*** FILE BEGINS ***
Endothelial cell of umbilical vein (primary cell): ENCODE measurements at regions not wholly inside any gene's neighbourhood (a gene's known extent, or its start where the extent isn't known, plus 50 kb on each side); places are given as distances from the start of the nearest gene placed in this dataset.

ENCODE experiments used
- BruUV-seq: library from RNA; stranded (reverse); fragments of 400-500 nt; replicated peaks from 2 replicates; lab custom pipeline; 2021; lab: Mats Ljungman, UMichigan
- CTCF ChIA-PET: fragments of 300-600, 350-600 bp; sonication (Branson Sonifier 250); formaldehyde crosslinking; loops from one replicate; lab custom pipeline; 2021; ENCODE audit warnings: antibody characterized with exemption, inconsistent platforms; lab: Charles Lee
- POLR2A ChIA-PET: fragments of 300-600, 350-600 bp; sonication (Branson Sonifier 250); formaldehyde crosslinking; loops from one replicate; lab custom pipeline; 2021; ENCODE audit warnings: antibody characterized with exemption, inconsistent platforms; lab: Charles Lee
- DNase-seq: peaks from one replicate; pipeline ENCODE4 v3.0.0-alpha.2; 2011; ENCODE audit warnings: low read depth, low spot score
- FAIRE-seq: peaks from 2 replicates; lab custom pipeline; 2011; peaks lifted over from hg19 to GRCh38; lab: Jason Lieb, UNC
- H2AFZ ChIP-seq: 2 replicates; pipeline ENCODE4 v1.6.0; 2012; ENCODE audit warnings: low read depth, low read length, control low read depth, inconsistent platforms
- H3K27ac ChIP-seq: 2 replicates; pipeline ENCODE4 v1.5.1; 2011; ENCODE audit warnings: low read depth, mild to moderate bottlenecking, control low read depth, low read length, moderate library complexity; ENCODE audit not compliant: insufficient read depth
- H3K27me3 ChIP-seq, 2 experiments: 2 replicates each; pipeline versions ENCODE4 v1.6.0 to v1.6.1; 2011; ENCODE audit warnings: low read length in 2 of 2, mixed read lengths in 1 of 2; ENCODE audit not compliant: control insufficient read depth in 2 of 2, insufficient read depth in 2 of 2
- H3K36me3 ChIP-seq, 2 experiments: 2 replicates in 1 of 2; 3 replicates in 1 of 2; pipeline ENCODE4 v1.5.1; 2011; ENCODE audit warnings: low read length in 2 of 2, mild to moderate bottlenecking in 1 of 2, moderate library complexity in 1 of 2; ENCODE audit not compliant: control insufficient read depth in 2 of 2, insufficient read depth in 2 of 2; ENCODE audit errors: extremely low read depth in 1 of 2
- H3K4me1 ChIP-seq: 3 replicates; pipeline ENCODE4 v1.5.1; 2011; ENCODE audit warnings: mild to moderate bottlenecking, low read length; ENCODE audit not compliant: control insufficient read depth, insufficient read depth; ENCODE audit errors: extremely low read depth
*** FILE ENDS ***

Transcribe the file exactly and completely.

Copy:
Endothelial cell of umbilical vein (primary cell): ENCODE measurements at regions not wholly inside any gene's neighbourhood (a gene's known extent, or its start where the extent isn't known, plus 50 kb on each side); places are given as distances from the start of the nearest gene placed in this dataset.

ENCODE experiments used
- BruUV-seq: library from RNA; stranded (reverse); fragments of 400-500 nt; replicated peaks from 2 replicates; lab custom pipeline; 2021; lab: Mats Ljungman, UMichigan
- CTCF ChIA-PET: fragments of 300-600, 350-600 bp; sonication (Branson Sonifier 250); formaldehyde crosslinking; loops from one replicate; lab custom pipeline; 2021; ENCODE audit warnings: antibody characterized with exemption, inconsistent platforms; lab: Charles Lee
- POLR2A ChIA-PET: fragments of 300-600, 350-600 bp; sonication (Branson Sonifier 250); formaldehyde crosslinking; loops from one replicate; lab custom pipeline; 2021; ENCODE audit warnings: antibody characterized with exemption, inconsistent platforms; lab: Charles Lee
- DNase-seq: peaks from one replicate; pipeline ENCODE4 v3.0.0-alpha.2; 2011; ENCODE audit warnings: low read depth, low spot score
- FAIRE-seq: peaks from 2 replicates; lab custom pipeline; 2011; peaks lifted over from hg19 to GRCh38; lab: Jason Lieb, UNC
- H2AFZ ChIP-seq: 2 replicates; pipeline ENCODE4 v1.6.0; 2012; ENCODE audit warnings: low read depth, low read length, control low read depth, inconsistent platforms
- H3K27ac ChIP-seq: 2 replicates; pipeline ENCODE4 v1.5.1; 2011; ENCODE audit warnings: low read depth, mild to moderate bottlenecking, control low read depth, low read length, moderate library complexity; ENCODE audit not compliant: insufficient read depth
- H3K27me3 ChIP-seq, 2 experiments: 2 replicates each; pipeline versions ENCODE4 v1.6.0 to v1.6.1; 2011; ENCODE audit warnings: low read length in 2 of 2, mixed read lengths in 1 of 2; ENCODE audit not compliant: control insufficient read depth in 2 of 2, insufficient read depth in 2 of 2
- H3K36me3 ChIP-seq, 2 experiments: 2 replicates in 1 of 2; 3 replicates in 1 of 2; pipeline ENCODE4 v1.5.1; 2011; ENCODE audit warnings: low read length in 2 of 2, mild to moderate bottlenecking in 1 of 2, moderate library complexity in 1 of 2; ENCODE audit not compliant: control insufficient read depth in 2 of 2, insufficient read depth in 2 of 2; ENCODE audit errors: extremely low read depth in 1 of 2
- H3K4me1 ChIP-seq: 3 replicates; pipeline ENCODE4 v1.5.1; 2011; ENCODE audit warnings: mild to moderate bottlenecking, low read length; ENCODE audit not compliant: control insufficient read depth, insufficient read depth; ENCODE audit errors: extremely low read depth